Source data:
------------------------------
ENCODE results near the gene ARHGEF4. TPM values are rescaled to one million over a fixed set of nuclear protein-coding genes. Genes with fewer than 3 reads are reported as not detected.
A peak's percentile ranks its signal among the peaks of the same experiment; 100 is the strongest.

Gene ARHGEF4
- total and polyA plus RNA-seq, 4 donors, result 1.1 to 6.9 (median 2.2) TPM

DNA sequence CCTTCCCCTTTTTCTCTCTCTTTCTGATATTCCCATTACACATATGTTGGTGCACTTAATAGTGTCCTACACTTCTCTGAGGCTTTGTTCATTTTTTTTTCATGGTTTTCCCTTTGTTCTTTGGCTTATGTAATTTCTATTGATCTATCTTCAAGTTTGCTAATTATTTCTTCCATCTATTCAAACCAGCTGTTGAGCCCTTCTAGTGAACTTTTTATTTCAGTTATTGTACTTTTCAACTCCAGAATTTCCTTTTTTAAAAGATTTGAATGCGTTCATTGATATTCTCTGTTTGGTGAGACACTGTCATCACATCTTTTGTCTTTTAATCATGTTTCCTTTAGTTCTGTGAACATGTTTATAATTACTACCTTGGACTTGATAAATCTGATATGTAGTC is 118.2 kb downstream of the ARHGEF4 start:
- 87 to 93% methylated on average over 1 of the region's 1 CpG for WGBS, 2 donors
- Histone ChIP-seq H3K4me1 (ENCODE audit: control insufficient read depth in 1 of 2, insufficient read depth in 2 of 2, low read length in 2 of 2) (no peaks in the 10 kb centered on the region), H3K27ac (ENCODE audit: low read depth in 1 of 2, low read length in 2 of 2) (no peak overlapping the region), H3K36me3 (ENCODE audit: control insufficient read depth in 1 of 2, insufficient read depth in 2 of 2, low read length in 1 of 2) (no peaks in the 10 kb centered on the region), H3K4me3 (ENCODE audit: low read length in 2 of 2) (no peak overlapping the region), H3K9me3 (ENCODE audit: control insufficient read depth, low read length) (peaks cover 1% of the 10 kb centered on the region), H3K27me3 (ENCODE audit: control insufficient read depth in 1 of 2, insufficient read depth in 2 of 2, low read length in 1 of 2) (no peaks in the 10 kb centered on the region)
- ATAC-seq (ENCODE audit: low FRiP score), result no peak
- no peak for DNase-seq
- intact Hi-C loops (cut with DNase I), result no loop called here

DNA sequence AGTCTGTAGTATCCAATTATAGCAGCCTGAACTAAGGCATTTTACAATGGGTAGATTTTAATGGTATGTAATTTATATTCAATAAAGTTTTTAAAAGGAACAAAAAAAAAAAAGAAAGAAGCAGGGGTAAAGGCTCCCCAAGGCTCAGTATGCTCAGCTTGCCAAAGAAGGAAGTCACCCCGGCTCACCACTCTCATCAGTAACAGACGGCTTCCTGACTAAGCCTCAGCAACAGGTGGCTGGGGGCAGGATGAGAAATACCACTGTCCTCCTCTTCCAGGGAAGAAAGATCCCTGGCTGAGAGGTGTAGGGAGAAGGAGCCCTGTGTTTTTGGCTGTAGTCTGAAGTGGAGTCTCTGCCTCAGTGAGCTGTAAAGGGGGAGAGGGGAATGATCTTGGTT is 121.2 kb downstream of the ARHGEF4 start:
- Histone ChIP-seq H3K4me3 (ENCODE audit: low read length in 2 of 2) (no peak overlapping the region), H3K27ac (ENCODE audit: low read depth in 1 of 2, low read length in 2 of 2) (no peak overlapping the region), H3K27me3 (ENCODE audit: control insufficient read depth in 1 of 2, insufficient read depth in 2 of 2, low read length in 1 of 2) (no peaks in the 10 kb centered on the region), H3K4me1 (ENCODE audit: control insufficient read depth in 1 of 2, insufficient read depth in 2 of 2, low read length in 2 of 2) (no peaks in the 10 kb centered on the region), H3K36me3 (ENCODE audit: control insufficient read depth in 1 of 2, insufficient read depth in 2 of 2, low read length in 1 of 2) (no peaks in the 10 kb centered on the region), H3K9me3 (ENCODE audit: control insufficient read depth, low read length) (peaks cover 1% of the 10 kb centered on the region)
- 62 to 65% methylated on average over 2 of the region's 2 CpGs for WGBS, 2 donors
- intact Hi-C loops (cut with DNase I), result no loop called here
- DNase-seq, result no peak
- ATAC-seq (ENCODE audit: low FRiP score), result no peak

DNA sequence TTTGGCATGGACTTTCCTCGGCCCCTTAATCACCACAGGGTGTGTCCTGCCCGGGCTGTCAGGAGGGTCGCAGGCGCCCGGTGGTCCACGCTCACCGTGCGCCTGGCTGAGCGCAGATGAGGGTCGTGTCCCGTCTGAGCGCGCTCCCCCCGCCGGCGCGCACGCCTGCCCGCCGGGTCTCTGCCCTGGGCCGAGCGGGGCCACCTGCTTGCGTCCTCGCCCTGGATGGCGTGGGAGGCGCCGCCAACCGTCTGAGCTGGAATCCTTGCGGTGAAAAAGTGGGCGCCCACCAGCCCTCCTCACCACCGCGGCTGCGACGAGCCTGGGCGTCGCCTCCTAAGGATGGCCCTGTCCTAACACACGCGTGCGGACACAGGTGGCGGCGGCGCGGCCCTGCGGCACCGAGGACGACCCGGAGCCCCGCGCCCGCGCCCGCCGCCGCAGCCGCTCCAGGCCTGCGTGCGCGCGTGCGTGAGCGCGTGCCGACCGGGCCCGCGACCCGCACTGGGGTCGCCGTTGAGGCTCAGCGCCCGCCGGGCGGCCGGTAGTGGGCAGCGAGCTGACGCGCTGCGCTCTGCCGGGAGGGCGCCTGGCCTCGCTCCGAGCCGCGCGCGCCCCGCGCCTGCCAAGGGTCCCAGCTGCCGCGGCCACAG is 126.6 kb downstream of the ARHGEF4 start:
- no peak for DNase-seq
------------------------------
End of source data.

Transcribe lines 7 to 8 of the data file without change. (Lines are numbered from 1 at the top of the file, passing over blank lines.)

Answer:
- Histone ChIP-seq H3K4me1 (ENCODE audit: control insufficient read depth in 1 of 2, insufficient read depth in 2 of 2, low read length in 2 of 2) (no peaks in the 10 kb centered on the region), H3K27ac (ENCODE audit: low read depth in 1 of 2, low read length in 2 of 2) (no peak overlapping the region), H3K36me3 (ENCODE audit: control insufficient read depth in 1 of 2, insufficient read depth in 2 of 2, low read length in 1 of 2) (no peaks in the 10 kb centered on the region), H3K4me3 (ENCODE audit: low read length in 2 of 2) (no peak overlapping the region), H3K9me3 (ENCODE audit: control insufficient read depth, low read length) (peaks cover 1% of the 10 kb centered on the region), H3K27me3 (ENCODE audit: control insufficient read depth in 1 of 2, insufficient read depth in 2 of 2, low read length in 1 of 2) (no peaks in the 10 kb centered on the region)
- ATAC-seq (ENCODE audit: low FRiP score), result no peak